Having said that, the only real preparation for working in the industry is on-the-job experience. Some skills simply cannot be taught, and are best learnt on the ground while helping to run real-life events. The UK events industry is a complex sector, worth billions of pounds. If you want to be a successful events planner, it’s essential to gain a clear understanding of the industry – and there is no substitute for rolling up your sleeves and getting stuck in.

If you are starting out, look out for volunteer positions to obtain valuable real-life experience as the first step on the career ladder. Contact local events directly to see if they need an extra hand, and get in touch with professional event organisers and your favourite charities to ask for volunteering opportunities.

Internships are a good way to gain hands-on experience as an events planner, giving you a realistic taste of what the job would be like. Or you can apply for administrative/marketing assistant, event/meeting coordinator and similar entry-level jobs and prove yourself in the commercial environment.

Starting your own business

Once you’ve got the industry experience, the contacts and the proven drive to succeed in this competitive industry, you may feel ready to strike out on your own. But where to go? The events sector has several distinct niches – vertical markets such as corporate events, weddings, art/sports events and so on, as well as horizontal sub specialisms such as catering or venue finding. Think carefully about your existing industry contacts and experience, and your passions, and find the niche that best suits your skillset.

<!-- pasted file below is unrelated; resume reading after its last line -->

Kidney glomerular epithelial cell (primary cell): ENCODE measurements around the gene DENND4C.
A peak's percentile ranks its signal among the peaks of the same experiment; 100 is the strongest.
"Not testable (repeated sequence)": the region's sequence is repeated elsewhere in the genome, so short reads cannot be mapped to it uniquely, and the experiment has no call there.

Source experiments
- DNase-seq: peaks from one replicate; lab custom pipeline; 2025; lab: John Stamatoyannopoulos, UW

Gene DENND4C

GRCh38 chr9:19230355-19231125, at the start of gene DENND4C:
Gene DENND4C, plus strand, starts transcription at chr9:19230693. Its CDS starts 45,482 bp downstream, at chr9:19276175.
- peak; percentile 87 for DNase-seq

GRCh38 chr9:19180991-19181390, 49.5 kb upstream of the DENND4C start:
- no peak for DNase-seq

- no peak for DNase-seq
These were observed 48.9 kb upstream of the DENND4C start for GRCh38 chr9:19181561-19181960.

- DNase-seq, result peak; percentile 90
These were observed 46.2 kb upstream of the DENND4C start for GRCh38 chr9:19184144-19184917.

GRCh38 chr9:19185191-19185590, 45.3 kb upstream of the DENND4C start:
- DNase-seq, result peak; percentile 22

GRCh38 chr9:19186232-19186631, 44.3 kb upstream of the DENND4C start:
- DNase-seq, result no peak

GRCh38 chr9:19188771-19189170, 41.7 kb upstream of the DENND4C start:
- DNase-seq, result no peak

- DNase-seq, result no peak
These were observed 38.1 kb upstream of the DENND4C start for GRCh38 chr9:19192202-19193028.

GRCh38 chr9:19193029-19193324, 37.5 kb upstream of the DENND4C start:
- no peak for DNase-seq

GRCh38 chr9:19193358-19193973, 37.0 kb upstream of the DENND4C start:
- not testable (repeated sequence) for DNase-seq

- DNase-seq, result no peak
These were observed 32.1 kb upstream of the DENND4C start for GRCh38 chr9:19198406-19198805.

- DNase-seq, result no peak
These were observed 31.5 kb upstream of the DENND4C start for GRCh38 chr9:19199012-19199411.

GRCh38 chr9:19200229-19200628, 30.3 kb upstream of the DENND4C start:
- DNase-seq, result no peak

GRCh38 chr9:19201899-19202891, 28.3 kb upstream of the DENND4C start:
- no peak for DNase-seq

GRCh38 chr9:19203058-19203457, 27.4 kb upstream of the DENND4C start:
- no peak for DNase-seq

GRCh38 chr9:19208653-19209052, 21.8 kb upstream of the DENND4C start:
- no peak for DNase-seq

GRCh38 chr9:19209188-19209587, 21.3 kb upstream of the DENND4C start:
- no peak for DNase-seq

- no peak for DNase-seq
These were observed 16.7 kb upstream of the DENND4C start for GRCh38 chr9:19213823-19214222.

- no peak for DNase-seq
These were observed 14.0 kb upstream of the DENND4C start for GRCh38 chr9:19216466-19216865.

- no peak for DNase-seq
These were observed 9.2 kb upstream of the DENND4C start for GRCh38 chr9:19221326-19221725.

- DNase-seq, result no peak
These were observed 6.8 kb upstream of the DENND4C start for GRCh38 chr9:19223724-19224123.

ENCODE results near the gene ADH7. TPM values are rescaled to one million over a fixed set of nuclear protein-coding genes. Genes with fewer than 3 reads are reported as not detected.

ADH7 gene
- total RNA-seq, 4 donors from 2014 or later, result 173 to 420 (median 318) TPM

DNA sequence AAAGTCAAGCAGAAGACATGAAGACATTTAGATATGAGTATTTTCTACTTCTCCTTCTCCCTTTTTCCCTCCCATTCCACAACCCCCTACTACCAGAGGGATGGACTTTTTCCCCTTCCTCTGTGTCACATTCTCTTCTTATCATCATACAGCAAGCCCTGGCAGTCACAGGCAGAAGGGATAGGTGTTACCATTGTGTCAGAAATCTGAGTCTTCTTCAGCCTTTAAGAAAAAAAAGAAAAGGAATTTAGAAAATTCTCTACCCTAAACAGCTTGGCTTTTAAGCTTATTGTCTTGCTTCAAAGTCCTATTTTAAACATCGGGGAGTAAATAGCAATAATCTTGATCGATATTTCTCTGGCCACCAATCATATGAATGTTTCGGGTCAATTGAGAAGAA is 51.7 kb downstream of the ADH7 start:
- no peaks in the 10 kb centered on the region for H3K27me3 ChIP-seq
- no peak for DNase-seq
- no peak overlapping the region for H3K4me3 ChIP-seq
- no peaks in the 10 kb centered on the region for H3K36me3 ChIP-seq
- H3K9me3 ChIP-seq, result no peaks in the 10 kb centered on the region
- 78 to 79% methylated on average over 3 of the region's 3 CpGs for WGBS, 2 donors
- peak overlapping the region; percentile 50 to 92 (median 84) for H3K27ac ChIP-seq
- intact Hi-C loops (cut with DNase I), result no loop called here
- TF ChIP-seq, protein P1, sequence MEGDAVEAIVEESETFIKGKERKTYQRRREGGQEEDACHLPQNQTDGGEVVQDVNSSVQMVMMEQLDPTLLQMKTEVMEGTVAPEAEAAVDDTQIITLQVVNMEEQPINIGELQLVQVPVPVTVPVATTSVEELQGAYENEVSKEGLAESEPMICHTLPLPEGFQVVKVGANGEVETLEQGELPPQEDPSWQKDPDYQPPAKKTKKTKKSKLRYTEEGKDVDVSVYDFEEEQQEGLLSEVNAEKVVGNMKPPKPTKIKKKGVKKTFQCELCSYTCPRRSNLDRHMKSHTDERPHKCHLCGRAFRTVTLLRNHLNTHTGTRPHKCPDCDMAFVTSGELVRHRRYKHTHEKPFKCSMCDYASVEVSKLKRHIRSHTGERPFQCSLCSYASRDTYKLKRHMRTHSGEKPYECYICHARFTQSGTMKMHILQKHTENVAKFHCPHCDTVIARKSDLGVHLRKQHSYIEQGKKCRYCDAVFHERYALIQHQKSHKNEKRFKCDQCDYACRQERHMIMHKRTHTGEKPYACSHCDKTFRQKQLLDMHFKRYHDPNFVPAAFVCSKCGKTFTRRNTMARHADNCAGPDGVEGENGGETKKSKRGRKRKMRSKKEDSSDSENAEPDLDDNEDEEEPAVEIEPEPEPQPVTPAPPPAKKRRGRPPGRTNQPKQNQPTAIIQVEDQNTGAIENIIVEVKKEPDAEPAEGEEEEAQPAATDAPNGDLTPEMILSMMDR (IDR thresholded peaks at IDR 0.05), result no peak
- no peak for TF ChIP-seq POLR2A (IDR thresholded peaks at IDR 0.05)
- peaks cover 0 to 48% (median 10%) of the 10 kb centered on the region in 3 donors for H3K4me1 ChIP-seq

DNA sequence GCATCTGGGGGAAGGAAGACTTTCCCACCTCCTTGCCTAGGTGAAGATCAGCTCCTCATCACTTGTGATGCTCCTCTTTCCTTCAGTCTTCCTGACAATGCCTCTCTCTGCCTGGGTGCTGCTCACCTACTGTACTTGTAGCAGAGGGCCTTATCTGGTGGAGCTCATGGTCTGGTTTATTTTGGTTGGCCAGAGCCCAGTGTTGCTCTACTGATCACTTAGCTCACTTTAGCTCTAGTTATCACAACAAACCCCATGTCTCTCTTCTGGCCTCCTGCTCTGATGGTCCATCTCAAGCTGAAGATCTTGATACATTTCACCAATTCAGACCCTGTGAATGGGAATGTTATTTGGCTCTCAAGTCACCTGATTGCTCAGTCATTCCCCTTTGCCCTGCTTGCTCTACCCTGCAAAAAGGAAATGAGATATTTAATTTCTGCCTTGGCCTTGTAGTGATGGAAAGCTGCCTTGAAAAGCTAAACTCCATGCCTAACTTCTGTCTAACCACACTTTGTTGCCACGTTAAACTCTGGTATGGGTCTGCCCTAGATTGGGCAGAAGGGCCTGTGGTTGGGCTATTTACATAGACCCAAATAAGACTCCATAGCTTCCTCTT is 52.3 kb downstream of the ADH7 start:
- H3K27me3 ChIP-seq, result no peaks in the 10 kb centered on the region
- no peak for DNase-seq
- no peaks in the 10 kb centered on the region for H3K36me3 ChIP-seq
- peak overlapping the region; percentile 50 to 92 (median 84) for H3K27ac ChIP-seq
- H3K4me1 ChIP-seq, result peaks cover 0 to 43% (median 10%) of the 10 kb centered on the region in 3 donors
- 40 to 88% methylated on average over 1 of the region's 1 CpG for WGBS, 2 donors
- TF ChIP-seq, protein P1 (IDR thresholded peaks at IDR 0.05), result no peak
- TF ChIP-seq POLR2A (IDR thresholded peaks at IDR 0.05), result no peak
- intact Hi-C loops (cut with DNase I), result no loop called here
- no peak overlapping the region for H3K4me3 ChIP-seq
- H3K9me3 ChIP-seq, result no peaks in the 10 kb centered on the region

Setting up on your own requires a sound business plan and sufficient funding, plus compliance with industry regulations and any licences or permits you may require. You should also have a sound knowledge of legal issues such as public liability and professional indemnity insurance, written contracts, health & safety regulations, alcohol and entertainments licences and employers’ liability insurance.

You will need to register your business with HMRC for tax purposes, and find a suitable company name that captures the attention of your clients, establishes your brand and clarifies what your business is all about. Register the domain name and think about building a website to help with your marketing, while setting up social media accounts on Facebook, Instagram and Twitter to widen your reach.

The quality and quantity of good relationships with suppliers is the backbone of your event planning service. From wedding cake designers to comedians, AV solutions to post-event surveys, suppliers are hugely important for your business, and it’s vitally important to build lasting relationships on the right terms.

Finally, identify your key marketing channels to help you win clients. While digital marketing around your website should be optimised, don’t forget that events and hospitality are people industries and your most successful marketing strategy will be using the human connection.


Author Bio
Dakota Murphey has over 10 years of experience in marketing and events management. She enjoys sharing her knowledge and experience through her writing and connecting with other like-minded professionals. Find out what else Dakota has been up to on Twitter: @Dakota_Murphey.


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published by Dakota Murphey